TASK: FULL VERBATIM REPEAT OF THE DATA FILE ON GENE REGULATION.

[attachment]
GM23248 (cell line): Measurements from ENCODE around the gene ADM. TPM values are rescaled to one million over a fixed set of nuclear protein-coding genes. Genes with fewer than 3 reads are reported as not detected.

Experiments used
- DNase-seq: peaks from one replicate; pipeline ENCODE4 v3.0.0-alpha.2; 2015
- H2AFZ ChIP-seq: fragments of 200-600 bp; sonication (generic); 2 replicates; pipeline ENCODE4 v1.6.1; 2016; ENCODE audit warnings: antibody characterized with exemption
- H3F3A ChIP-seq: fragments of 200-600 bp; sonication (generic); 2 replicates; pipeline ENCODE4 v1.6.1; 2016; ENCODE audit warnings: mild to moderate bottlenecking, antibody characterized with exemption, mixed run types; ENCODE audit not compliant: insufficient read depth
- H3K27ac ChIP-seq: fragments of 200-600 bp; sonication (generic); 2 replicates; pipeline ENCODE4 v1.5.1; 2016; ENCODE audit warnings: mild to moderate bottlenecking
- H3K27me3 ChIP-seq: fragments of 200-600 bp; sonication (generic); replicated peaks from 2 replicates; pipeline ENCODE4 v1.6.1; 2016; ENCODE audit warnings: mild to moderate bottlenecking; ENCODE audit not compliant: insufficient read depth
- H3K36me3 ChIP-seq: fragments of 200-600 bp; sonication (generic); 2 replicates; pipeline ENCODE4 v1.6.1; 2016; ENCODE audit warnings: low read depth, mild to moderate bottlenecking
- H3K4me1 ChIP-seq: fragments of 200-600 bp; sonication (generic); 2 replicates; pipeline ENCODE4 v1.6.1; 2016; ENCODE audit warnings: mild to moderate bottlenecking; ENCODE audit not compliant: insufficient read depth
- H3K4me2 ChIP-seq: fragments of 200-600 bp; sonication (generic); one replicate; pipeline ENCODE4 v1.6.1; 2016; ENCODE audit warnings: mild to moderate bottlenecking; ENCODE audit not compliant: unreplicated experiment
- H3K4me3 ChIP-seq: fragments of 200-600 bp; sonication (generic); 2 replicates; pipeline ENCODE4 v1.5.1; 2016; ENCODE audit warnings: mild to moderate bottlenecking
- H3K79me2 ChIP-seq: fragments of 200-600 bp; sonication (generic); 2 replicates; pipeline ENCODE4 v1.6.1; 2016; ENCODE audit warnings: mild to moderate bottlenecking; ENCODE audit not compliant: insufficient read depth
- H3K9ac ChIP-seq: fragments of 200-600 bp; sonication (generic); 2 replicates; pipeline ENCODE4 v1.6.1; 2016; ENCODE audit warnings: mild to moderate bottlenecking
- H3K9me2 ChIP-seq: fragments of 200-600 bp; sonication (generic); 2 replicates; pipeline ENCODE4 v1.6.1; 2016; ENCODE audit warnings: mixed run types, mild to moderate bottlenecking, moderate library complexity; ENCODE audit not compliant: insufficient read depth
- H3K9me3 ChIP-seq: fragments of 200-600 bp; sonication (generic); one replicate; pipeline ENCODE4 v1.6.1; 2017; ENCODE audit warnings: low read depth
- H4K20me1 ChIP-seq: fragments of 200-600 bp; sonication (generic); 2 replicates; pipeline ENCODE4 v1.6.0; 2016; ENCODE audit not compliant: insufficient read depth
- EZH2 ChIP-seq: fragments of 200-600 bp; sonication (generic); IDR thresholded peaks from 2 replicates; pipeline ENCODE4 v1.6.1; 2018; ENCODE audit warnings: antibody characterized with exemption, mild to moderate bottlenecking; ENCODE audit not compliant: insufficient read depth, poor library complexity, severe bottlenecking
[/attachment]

GM23248 (cell line): Measurements from ENCODE around the gene ADM. TPM values are rescaled to one million over a fixed set of nuclear protein-coding genes. Genes with fewer than 3 reads are reported as not detected.

Experiments used
- DNase-seq: peaks from one replicate; pipeline ENCODE4 v3.0.0-alpha.2; 2015
- H2AFZ ChIP-seq: fragments of 200-600 bp; sonication (generic); 2 replicates; pipeline ENCODE4 v1.6.1; 2016; ENCODE audit warnings: antibody characterized with exemption
- H3F3A ChIP-seq: fragments of 200-600 bp; sonication (generic); 2 replicates; pipeline ENCODE4 v1.6.1; 2016; ENCODE audit warnings: mild to moderate bottlenecking, antibody characterized with exemption, mixed run types; ENCODE audit not compliant: insufficient read depth
- H3K27ac ChIP-seq: fragments of 200-600 bp; sonication (generic); 2 replicates; pipeline ENCODE4 v1.5.1; 2016; ENCODE audit warnings: mild to moderate bottlenecking
- H3K27me3 ChIP-seq: fragments of 200-600 bp; sonication (generic); replicated peaks from 2 replicates; pipeline ENCODE4 v1.6.1; 2016; ENCODE audit warnings: mild to moderate bottlenecking; ENCODE audit not compliant: insufficient read depth
- H3K36me3 ChIP-seq: fragments of 200-600 bp; sonication (generic); 2 replicates; pipeline ENCODE4 v1.6.1; 2016; ENCODE audit warnings: low read depth, mild to moderate bottlenecking
- H3K4me1 ChIP-seq: fragments of 200-600 bp; sonication (generic); 2 replicates; pipeline ENCODE4 v1.6.1; 2016; ENCODE audit warnings: mild to moderate bottlenecking; ENCODE audit not compliant: insufficient read depth
- H3K4me2 ChIP-seq: fragments of 200-600 bp; sonication (generic); one replicate; pipeline ENCODE4 v1.6.1; 2016; ENCODE audit warnings: mild to moderate bottlenecking; ENCODE audit not compliant: unreplicated experiment
- H3K4me3 ChIP-seq: fragments of 200-600 bp; sonication (generic); 2 replicates; pipeline ENCODE4 v1.5.1; 2016; ENCODE audit warnings: mild to moderate bottlenecking
- H3K79me2 ChIP-seq: fragments of 200-600 bp; sonication (generic); 2 replicates; pipeline ENCODE4 v1.6.1; 2016; ENCODE audit warnings: mild to moderate bottlenecking; ENCODE audit not compliant: insufficient read depth
- H3K9ac ChIP-seq: fragments of 200-600 bp; sonication (generic); 2 replicates; pipeline ENCODE4 v1.6.1; 2016; ENCODE audit warnings: mild to moderate bottlenecking
- H3K9me2 ChIP-seq: fragments of 200-600 bp; sonication (generic); 2 replicates; pipeline ENCODE4 v1.6.1; 2016; ENCODE audit warnings: mixed run types, mild to moderate bottlenecking, moderate library complexity; ENCODE audit not compliant: insufficient read depth
- H3K9me3 ChIP-seq: fragments of 200-600 bp; sonication (generic); one replicate; pipeline ENCODE4 v1.6.1; 2017; ENCODE audit warnings: low read depth
- H4K20me1 ChIP-seq: fragments of 200-600 bp; sonication (generic); 2 replicates; pipeline ENCODE4 v1.6.0; 2016; ENCODE audit not compliant: insufficient read depth
- EZH2 ChIP-seq: fragments of 200-600 bp; sonication (generic); IDR thresholded peaks from 2 replicates; pipeline ENCODE4 v1.6.1; 2018; ENCODE audit warnings: antibody characterized with exemption, mild to moderate bottlenecking; ENCODE audit not compliant: insufficient read depth, poor library complexity, severe bottlenecking